Interview with Prime Minister Stephen Harper is a major coup for the Montreal-based monthly magazine

With its regular fare, such as “Life’s Like That,” “Laughter, the Best Medicine” and “Quotable Quotes,” reader anecdotes, assorted lifestyle tips and “Dramas in Real Life” feature top of mind for people when thinking about Reader’s Digest, the monthly Montreal-based Canadian edition is earning some extra attention this month with its exclusive, more newsy, cover story on Prime Minister Stephen Harper.
Ottawa-based columnist Paul Wells wrote about it in the July 31 issue of Maclean’s. Peter Stockland, editor-in-chief of Reader’s Digest, and yours truly (who, with the boss, interviewed the PM in his Centre Block office) have been interviewed on live radio about our half-hour sit-down with Harper.

“We’re out there kind of leading the news, as difficult as that is for a monthly magazine,” says Stockland, the former editor-in-chief of Montreal’s The Gazette.

“We’re making some waves.”

In the question-and-answer feature, Canada’s 22nd Prime Minister talked about continuing to build the Conservative base in Quebec, while balancing such hot-button political issues in the province as Canada’s role in Afghanistan and the Kyoto Protocol to reduce greenhouse gas emissions.

He disputed claims that he’s a micro-manager. “I didn’t sit around negotiating the softwood lumber agreement myself. I certainly didn’t write the budget,” Harper said.
“But obviously I provided the appropriate direction and authority for those who did.”

Perhaps the most interesting remark during the interview came when we asked Harper if any comparisons offend him. “Yes. The Bush comparisons,” he said candidly. “And not because I have any kind of personal dislike of George W. Bush. I don’t. It’s that the comparisons generally are not thoughtful.” “Bush has SUVs in his motorcade, and I have SUVs in my motorcade – ‘Ha, ha, he’s just like George Bush.’ Well, of course, this is actually the decision of the RCMP, and I’m sure George Bush didn’t pick out the cars in his own motorcade either.”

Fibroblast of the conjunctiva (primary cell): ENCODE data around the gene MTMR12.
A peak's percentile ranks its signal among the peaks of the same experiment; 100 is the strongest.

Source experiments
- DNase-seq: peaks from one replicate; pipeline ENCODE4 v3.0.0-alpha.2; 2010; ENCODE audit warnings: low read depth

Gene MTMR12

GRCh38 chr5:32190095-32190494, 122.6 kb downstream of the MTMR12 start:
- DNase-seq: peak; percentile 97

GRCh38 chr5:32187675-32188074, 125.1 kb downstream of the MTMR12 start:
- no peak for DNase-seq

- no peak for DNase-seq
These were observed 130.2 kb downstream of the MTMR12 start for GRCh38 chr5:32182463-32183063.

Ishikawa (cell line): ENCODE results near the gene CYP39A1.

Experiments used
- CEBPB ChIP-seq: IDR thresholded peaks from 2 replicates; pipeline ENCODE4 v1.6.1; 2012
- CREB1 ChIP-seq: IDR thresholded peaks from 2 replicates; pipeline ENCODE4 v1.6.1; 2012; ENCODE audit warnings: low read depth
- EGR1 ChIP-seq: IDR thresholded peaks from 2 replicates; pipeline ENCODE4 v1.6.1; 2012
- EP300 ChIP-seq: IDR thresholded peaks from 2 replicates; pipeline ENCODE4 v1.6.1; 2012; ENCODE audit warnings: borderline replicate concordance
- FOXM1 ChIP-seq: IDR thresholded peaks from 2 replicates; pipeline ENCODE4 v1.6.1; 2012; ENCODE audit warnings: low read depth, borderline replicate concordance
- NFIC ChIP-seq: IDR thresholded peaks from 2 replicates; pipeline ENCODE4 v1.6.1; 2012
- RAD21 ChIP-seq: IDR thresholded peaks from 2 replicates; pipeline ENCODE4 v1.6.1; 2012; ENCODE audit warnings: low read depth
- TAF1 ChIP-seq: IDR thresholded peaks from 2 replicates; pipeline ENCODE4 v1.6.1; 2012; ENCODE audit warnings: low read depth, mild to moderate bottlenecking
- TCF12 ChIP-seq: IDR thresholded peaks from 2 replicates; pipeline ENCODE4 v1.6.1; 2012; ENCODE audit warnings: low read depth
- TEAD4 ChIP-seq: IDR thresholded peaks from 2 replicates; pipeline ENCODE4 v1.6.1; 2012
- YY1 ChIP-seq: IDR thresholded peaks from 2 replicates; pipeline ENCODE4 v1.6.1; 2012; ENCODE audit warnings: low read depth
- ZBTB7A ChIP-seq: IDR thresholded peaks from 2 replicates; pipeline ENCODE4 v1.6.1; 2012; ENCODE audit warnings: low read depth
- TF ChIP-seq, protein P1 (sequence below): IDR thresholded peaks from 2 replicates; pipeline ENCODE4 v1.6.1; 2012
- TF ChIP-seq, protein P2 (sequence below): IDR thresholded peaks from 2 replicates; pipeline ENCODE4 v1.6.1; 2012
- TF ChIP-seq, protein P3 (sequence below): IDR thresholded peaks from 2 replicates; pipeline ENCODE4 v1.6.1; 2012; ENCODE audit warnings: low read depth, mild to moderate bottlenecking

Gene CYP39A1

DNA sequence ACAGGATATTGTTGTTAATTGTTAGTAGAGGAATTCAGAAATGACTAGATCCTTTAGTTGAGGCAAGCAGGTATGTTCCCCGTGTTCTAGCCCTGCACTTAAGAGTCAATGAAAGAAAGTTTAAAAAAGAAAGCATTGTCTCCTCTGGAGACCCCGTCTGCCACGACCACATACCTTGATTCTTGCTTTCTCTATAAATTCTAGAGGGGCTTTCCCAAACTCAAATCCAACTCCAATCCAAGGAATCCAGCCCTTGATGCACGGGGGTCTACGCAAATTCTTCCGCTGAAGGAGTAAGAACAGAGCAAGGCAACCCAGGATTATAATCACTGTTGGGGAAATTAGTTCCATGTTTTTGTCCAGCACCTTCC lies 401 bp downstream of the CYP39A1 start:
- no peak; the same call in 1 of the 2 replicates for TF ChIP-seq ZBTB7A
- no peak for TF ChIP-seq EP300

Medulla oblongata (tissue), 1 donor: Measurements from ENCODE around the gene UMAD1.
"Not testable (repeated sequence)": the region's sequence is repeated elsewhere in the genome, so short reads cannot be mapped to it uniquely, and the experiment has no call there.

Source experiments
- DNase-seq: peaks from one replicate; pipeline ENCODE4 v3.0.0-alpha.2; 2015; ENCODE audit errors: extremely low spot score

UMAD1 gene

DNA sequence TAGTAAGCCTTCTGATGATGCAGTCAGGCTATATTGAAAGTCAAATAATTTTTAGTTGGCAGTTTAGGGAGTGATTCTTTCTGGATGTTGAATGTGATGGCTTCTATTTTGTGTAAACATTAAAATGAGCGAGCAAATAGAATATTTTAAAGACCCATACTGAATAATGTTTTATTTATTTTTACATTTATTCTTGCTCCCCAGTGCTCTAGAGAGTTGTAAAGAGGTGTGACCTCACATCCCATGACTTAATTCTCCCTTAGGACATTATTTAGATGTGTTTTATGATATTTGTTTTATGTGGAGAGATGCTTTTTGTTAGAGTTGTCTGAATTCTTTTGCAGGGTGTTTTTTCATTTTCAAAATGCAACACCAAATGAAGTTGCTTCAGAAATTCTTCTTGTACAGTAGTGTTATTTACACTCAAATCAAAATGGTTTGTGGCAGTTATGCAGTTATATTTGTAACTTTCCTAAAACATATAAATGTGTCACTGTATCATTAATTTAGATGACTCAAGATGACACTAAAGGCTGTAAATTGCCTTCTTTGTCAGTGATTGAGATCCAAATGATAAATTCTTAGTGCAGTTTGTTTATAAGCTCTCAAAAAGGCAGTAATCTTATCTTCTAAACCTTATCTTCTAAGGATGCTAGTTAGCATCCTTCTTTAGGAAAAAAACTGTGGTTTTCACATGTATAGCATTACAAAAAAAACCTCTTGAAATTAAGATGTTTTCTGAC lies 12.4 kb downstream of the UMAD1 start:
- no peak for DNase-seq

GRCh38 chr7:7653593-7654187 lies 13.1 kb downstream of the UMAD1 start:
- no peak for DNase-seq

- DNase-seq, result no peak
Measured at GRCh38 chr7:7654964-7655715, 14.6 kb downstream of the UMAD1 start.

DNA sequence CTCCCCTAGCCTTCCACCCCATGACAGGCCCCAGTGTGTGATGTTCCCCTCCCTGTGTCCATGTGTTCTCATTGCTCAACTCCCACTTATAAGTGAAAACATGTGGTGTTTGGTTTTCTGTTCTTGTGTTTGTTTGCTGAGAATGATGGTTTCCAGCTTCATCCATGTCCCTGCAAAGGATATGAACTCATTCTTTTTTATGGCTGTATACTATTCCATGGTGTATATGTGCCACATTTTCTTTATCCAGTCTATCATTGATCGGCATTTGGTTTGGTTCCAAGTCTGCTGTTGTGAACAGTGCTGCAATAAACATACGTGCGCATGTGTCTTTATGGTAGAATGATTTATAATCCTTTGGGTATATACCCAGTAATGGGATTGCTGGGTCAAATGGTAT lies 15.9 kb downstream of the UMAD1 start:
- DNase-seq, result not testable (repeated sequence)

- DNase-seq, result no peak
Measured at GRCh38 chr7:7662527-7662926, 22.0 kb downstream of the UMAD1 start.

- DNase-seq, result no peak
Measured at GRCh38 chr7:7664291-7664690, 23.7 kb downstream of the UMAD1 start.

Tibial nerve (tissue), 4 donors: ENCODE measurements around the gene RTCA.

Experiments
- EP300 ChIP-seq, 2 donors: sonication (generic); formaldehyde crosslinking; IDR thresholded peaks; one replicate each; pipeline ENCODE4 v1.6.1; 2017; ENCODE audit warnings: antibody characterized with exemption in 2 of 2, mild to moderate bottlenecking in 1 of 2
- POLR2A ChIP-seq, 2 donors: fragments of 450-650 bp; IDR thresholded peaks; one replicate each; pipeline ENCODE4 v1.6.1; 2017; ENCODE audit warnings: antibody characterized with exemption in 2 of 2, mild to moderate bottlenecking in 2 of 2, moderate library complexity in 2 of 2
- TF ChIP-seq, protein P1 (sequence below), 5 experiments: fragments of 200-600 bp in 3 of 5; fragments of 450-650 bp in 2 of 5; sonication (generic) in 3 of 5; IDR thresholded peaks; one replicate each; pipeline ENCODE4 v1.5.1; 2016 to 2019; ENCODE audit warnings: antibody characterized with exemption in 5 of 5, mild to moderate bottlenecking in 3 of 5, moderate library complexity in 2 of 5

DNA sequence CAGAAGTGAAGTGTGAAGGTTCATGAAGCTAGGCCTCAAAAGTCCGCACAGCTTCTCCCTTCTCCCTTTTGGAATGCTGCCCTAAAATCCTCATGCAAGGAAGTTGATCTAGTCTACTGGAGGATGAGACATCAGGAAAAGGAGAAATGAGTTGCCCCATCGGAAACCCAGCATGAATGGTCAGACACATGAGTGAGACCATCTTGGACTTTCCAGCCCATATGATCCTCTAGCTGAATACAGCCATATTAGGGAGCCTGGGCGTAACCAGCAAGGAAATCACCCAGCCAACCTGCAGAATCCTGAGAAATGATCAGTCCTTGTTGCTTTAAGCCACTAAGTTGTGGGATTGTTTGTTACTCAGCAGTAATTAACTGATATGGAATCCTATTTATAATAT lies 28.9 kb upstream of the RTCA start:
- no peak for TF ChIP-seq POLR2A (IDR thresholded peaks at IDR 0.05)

“That kind of thing bothers me because it’s just a stereotype designed for polemical purposes.”

While Harper accused the leadership of the Parliamentary Press Gallery (of which this journalist is a member) of causing the skirmish with his office over who gets to ask him questions at his news conferences, it was Harper’s press secretary, Carolyn Stewart-Olsen, who suggested he would be interested in talking with Reader’s Digest.
“It was a coup to get the prime minister of the day willing to sit down with Reader’s Digest,” explains 50-year-old Stockland, who has known 47-year-old Harper for the past two decades when they both first arrived in Ottawa.

“Harper’s become a recognizable face and we wanted to put him on the cover to signal to people that not only did we have the interview but that we are a magazine that is part of the zeitgeist, part of the culture – part of what’s going on politically in this country.”